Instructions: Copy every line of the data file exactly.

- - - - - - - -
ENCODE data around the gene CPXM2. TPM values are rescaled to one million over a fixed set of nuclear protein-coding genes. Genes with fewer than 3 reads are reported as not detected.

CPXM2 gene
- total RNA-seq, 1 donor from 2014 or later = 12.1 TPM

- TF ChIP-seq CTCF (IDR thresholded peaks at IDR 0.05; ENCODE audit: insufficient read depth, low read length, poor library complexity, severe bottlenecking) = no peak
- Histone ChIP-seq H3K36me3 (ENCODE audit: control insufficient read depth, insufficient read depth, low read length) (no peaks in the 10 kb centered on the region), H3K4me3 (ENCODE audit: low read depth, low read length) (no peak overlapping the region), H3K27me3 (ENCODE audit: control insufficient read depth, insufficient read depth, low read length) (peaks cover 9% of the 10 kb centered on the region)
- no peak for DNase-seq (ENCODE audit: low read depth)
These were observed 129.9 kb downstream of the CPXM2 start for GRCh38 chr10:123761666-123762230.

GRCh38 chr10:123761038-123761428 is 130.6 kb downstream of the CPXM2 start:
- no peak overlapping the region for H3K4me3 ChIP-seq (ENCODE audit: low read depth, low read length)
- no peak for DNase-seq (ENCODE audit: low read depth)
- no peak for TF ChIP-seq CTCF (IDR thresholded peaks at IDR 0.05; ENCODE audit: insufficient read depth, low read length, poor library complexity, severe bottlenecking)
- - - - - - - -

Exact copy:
ENCODE data around the gene CPXM2. TPM values are rescaled to one million over a fixed set of nuclear protein-coding genes. Genes with fewer than 3 reads are reported as not detected.

CPXM2 gene
- total RNA-seq, 1 donor from 2014 or later = 12.1 TPM

- TF ChIP-seq CTCF (IDR thresholded peaks at IDR 0.05; ENCODE audit: insufficient read depth, low read length, poor library complexity, severe bottlenecking) = no peak
- Histone ChIP-seq H3K36me3 (ENCODE audit: control insufficient read depth, insufficient read depth, low read length) (no peaks in the 10 kb centered on the region), H3K4me3 (ENCODE audit: low read depth, low read length) (no peak overlapping the region), H3K27me3 (ENCODE audit: control insufficient read depth, insufficient read depth, low read length) (peaks cover 9% of the 10 kb centered on the region)
- no peak for DNase-seq (ENCODE audit: low read depth)
These were observed 129.9 kb downstream of the CPXM2 start for GRCh38 chr10:123761666-123762230.

GRCh38 chr10:123761038-123761428 is 130.6 kb downstream of the CPXM2 start:
- no peak overlapping the region for H3K4me3 ChIP-seq (ENCODE audit: low read depth, low read length)
- no peak for DNase-seq (ENCODE audit: low read depth)
- no peak for TF ChIP-seq CTCF (IDR thresholded peaks at IDR 0.05; ENCODE audit: insufficient read depth, low read length, poor library complexity, severe bottlenecking)